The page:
Tim Thornton, the Bishop of Truro, co-chaired the Inquiry Into Food Poverty and Hunger which produced last week’s Feeding Britain report. In this guest blog, Bishop Tim shares his own reflections on the factors driving food poverty – and the best response.
I found it a privilege co-chairing the inquiry that has led to the publication of the report Feeding Britain. It was very good and hopeful working alongside people from across the party political spectrum who were focussed on trying to do something about the scandal of hunger in our country today.
It was also fascinating and encouraging in one way to travel around the county and to have large numbers of people submitting evidence which made it clear that thousands of people, the vast majority of whom are motivated by their faith, are working hard to get alongside people who are suffering from hunger in our country.
It was also a privilege to be able to put together a report which attempts to change the language and the mindset of people in our country more generally.
The evidence is clear and stark. There are people going hungry day by day across this land. There is real inequality and for many households keeping their head above water is very difficult and it only takes one minor issue to place them into debt.
Launching our report in Advent seems entirely appropriate of course as we speak within the prophetic line and tradition. Inequality and injustice are wrongs that the prophets speak about throughout the biblical tradition. Sadly they are still very real today and the scandal of hunger and the scandal of food waste need to be named.
However as well as the recommendations, of which there are a number attempting to change the reality of people’s lives in our country today, there is a wider issue at stake here. I am clear from listening to people across the country that there is a deeper problem: the relationships in our communities are not good. Time after time listening to people, I became clear that we are living in an increasingly individualistic and atomised world. This has been the direction of travel in our country for a long time, and I fear that even within the church we have succumbed to ways in which this is also being made real.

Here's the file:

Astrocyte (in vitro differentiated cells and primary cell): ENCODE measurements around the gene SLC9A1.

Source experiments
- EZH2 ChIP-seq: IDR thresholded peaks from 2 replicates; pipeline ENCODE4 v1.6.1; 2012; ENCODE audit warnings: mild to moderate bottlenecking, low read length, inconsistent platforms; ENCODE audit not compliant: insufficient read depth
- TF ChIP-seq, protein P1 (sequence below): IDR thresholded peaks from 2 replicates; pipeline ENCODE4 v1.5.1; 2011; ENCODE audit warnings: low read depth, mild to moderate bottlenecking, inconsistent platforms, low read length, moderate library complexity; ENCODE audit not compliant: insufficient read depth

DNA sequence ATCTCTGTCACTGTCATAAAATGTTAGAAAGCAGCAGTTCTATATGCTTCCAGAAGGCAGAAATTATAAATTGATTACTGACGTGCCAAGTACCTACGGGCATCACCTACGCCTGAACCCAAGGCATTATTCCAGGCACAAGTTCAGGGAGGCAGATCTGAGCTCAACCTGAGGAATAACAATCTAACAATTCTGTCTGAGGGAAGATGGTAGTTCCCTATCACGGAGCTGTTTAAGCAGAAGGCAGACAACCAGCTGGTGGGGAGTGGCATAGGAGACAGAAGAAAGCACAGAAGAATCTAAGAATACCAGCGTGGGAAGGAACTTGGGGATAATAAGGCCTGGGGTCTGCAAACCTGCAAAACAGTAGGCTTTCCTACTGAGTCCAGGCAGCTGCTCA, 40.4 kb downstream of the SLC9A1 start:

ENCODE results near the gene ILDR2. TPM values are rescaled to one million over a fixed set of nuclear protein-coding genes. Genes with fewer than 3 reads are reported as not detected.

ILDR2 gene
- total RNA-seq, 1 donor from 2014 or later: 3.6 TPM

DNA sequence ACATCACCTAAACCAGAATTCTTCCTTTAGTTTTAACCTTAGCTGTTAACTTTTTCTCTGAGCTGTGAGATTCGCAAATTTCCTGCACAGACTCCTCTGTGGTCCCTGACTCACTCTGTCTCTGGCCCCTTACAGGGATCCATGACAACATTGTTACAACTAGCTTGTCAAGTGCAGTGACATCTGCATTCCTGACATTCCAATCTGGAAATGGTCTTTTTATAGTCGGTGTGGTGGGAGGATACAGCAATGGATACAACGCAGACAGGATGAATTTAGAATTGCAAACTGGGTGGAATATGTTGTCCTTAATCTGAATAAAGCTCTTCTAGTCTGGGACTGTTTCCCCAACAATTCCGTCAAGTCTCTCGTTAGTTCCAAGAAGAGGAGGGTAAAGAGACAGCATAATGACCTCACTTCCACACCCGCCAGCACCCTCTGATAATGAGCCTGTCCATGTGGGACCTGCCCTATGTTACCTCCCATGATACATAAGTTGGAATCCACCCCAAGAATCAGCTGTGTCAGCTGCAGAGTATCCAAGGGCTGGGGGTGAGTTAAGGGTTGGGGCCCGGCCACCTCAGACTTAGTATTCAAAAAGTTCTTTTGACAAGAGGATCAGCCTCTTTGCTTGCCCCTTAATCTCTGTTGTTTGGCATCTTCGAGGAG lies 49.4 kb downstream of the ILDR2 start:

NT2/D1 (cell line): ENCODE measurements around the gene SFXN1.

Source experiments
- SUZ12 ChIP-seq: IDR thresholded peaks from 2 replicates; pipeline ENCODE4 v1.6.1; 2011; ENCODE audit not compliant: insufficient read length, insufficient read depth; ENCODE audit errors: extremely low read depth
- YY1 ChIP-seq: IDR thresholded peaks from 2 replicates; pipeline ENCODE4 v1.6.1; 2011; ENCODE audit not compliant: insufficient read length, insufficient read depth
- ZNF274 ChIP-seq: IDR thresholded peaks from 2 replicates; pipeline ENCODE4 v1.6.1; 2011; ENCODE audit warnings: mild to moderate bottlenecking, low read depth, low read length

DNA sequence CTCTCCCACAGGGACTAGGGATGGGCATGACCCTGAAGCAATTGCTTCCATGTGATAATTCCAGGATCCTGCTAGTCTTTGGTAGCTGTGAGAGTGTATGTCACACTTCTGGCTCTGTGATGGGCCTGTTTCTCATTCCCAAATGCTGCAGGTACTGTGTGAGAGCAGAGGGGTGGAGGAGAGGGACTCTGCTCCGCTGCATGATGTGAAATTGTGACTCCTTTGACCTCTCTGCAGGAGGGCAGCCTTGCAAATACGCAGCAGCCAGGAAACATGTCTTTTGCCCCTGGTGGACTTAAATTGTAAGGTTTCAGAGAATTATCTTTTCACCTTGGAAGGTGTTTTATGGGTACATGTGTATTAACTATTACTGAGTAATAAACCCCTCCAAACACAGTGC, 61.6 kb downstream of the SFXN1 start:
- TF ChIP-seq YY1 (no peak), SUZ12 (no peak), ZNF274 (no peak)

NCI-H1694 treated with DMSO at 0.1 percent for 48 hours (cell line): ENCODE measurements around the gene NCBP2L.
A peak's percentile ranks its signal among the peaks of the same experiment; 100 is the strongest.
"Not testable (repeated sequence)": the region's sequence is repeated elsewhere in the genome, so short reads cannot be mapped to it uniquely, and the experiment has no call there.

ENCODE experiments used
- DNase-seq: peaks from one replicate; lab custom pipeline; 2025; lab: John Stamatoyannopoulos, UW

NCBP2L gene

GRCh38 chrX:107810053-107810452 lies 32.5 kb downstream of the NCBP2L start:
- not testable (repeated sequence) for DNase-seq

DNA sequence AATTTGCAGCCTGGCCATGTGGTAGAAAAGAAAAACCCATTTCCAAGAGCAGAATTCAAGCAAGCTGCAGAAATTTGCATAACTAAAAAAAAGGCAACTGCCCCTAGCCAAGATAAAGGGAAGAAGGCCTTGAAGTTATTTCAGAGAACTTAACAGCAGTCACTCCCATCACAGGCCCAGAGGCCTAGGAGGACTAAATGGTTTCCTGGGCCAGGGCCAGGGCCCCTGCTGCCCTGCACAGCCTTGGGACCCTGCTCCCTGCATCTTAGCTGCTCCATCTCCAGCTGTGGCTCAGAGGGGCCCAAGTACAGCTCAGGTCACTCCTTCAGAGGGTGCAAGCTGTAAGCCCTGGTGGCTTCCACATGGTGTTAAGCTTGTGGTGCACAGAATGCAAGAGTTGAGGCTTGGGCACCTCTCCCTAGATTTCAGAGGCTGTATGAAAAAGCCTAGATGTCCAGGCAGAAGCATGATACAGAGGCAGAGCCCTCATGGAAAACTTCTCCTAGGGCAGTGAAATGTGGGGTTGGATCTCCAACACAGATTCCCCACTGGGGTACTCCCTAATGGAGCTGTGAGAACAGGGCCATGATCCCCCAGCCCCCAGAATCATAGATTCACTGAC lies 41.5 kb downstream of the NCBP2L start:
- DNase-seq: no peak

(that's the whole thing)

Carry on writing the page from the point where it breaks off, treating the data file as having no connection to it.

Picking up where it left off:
It is surely a good and important thing that the then Archbishop of Canterbury William Temple was involved in the creation of the welfare state. His book Christianity and the Social Order was a seminal work. Today by our language and our deeds, we show time after time that we demonise sections of our society, and that we believe welfare is what happens to other people.
Surely the underlying philosophy of the welfare state was that we should all have wellbeing, and in order for the whole community to flourish every member of it needs to flourish.
If we are interested – as I believe the gospel calls us to be – in flourishing churches in flourishing communities, then again we need to take seriously the underlying reasons why food banks and other emergency food aid provisions have grown so rapidly in this country.
The answer is not to blame one group or even the government. The answer is not to ensure there are food banks for ever more, as wonderful as all the volunteers are. The answer is to look at our relationships one with another and to ask some deep questions about how we live in our society today. As we celebrate the incarnation, we need to learn again that every single human being is loved by God, valued and important, and we can only truly flourish ourselves when other people flourish too.